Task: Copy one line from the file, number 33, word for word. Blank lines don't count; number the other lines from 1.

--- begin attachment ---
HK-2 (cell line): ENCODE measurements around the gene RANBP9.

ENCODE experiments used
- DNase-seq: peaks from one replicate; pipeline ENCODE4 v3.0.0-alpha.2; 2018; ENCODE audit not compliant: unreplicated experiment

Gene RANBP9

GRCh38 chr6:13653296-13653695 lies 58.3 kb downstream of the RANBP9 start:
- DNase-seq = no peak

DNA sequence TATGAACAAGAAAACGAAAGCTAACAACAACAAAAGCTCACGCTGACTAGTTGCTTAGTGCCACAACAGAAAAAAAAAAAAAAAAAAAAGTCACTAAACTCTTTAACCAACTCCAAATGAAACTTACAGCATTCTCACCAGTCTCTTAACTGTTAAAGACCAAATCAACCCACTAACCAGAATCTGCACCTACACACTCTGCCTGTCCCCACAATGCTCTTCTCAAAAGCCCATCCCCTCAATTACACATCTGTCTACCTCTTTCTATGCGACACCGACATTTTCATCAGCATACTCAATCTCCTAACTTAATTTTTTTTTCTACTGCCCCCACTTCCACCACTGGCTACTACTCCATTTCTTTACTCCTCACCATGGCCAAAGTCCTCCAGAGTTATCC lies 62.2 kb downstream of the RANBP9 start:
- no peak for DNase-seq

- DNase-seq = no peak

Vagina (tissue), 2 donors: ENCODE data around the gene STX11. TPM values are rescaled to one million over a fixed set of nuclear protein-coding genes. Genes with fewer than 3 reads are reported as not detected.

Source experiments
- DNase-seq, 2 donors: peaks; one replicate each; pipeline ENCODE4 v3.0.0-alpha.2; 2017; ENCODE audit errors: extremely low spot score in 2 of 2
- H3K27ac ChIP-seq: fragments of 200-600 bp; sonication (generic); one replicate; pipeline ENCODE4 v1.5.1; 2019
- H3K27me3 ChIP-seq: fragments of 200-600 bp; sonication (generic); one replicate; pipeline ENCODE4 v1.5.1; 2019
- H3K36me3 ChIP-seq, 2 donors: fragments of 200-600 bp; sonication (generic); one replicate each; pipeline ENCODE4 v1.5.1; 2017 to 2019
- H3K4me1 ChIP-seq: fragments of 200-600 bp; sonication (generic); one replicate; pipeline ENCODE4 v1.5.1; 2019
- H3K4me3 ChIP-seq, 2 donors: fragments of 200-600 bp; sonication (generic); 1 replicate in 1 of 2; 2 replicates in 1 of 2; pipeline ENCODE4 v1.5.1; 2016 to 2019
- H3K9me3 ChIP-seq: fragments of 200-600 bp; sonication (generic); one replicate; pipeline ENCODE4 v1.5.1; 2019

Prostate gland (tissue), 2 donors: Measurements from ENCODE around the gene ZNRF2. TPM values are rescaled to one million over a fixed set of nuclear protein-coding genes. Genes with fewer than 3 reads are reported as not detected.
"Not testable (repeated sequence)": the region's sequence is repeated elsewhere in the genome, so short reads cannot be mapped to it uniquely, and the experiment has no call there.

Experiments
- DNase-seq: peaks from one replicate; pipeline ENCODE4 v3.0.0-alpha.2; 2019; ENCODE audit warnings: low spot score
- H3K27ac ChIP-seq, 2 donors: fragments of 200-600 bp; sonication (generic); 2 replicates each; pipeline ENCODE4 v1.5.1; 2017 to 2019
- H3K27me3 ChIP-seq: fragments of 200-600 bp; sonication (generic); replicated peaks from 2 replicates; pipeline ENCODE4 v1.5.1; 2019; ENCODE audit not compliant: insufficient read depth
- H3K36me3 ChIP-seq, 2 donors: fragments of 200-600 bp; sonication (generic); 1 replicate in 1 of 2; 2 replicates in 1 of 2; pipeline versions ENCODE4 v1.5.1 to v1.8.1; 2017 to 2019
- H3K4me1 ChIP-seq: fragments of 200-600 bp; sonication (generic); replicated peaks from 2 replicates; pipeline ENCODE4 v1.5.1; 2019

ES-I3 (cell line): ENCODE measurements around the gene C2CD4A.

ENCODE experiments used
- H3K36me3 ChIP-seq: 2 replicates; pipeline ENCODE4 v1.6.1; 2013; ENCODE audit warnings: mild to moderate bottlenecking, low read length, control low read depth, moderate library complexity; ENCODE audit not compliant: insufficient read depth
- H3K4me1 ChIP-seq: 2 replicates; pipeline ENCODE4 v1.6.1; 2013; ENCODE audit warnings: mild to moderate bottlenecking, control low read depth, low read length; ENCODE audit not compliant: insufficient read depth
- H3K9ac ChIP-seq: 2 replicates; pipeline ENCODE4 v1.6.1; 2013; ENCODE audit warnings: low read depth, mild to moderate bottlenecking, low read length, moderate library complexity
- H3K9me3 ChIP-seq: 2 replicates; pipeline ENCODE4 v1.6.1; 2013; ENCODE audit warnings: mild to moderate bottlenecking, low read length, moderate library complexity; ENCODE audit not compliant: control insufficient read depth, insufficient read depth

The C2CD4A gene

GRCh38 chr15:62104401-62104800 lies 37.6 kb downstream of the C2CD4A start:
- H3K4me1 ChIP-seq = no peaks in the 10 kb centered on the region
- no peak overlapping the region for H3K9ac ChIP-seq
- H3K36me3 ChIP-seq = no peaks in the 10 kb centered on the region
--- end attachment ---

The C2CD4A gene